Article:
We received the good news yesterday that our Lola’s cancer is in remission! Veterinary medicine has come a long way.
In spring of 2019, Lola, our third Golden Retriever, was diagnosed with lymphoma – the “good one,” as Dr. Rosenberg explained at the Veterinary Cancer Group in Culver City. Our fingers were crossed hoping the tests would not come back with the more aggressive lymphoma that would have taken Lola’s life within two weeks.
We had caught the slow-growing cancer early when Louie’s aunt felt two lumps in Lola’s throat. I had the lumps checked right away. For a year and two months, Lola was on low-dose chemo. No radiation. The once-a-day tablet required refrigeration. Made to order by a specialty pharmacy, Lola’s meds arrived on our doorstep packed in ice. She had no side effects. Her progress was observed through regular check-ups and lab tests. There’s a lot of love at the clinic. I saw it right away when Dr. Rosenberg didn’t hesitate to sit on the floor with Lola to “talk” to her.
Our pets become members of the family (we raised Lola since she was a puppy). The companionship they offer, how they learn our personalities (and we theirs), and the unconditional love they give us is immeasurable.
Our Golden Retriever before Lola, Anouk, died suddenly from cancer when she was nine years “young.” The breed is susceptible to cancer, but their loving and gentle characteristics are so irresistible. We just pray that their years will go by slowly. She sticks to Louie like glue, forever at his side (including the loo). She barks at him when he’s working too long on his computer – and she won’t relax until he closes his laptop. And I appreciate Lola’s protectiveness whenever I go inside our detached garage during the dark of night. She waits for me at the top of the steps to the house until she sees me emerge from the garage.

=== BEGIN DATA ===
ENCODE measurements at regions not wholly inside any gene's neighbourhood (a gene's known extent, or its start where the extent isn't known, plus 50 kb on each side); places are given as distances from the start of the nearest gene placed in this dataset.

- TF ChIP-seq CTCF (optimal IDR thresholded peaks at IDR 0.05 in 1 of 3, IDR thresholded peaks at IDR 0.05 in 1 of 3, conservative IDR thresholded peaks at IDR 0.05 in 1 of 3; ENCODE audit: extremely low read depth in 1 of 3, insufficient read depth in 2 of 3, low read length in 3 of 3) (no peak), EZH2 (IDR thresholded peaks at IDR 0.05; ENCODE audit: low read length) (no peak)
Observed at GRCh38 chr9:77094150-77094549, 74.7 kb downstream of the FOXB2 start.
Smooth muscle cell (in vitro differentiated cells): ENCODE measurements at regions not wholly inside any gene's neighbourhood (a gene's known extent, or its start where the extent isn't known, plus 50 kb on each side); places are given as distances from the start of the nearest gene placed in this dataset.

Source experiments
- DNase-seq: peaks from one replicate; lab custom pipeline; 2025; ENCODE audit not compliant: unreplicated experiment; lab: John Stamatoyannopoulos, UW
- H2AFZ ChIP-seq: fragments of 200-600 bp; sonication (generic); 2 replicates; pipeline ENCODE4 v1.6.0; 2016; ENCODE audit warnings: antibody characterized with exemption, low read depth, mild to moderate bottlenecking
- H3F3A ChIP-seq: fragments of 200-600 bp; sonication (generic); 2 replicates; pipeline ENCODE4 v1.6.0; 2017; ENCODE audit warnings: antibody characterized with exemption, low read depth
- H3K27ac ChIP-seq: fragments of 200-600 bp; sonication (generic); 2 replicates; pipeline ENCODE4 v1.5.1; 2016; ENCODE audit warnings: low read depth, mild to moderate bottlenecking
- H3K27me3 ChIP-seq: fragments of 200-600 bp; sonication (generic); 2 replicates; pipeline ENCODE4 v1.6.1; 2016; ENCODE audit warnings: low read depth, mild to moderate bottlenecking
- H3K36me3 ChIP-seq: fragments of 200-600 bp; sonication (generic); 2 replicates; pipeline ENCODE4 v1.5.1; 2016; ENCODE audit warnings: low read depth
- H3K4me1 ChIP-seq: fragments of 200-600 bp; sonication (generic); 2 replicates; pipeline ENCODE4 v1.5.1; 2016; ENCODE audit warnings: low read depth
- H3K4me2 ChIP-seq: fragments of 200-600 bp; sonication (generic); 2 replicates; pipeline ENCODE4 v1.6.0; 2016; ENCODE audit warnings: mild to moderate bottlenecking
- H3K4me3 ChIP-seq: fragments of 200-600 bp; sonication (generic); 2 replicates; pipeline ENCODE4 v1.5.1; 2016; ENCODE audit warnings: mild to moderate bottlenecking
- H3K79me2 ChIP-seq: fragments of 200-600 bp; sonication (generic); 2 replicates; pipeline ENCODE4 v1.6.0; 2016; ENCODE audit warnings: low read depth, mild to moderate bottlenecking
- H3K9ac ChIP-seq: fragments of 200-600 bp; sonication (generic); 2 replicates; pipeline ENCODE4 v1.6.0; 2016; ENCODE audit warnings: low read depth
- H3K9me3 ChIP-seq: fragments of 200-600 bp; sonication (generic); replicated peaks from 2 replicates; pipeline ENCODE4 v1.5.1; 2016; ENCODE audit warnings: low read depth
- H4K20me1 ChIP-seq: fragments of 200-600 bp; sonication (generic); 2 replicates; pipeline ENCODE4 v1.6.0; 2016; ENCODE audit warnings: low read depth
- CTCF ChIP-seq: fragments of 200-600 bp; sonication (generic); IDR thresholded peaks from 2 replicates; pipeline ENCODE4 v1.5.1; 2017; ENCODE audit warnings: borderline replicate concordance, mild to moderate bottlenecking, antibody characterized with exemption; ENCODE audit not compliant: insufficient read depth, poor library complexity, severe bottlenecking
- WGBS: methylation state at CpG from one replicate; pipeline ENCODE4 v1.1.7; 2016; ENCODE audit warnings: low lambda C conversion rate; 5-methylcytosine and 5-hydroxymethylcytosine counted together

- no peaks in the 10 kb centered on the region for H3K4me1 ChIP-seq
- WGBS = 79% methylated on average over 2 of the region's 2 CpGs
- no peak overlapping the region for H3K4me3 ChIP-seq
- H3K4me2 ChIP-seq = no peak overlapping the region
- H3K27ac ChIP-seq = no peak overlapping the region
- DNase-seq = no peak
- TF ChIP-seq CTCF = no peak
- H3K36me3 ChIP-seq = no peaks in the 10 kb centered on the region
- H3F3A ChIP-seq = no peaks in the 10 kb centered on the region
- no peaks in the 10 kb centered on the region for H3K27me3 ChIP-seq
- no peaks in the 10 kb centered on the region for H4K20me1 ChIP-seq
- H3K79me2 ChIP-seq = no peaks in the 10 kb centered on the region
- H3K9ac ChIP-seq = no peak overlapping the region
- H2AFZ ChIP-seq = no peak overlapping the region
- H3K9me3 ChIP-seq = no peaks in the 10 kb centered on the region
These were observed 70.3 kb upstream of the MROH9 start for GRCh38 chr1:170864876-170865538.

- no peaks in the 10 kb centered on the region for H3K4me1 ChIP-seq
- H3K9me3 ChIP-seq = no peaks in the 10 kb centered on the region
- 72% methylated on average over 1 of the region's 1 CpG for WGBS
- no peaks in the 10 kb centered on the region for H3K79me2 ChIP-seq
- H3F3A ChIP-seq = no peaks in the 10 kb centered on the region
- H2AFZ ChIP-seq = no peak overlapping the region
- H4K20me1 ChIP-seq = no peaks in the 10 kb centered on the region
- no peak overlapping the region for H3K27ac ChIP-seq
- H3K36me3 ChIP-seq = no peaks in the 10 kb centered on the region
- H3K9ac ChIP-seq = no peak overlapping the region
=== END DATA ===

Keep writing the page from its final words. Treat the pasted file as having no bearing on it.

Lola’s 10th birthday was last August. A few months ago, she was taken off chemo because her white blood cell count was low – an expected occurrence with chemo. It will take at least six months for it to return to normal. What’s most important, the doc said, is that her tumors are getting smaller.
Sheltering at home during Covid has been less stressful thanks to Lola. She gets us out for walks, she makes sure that we don’t miss her mealtimes, she fetches her toys to remind us that it’s time to play – and she’s game to wear hats like the rest of the family.
Thank you, Lola, we owe you!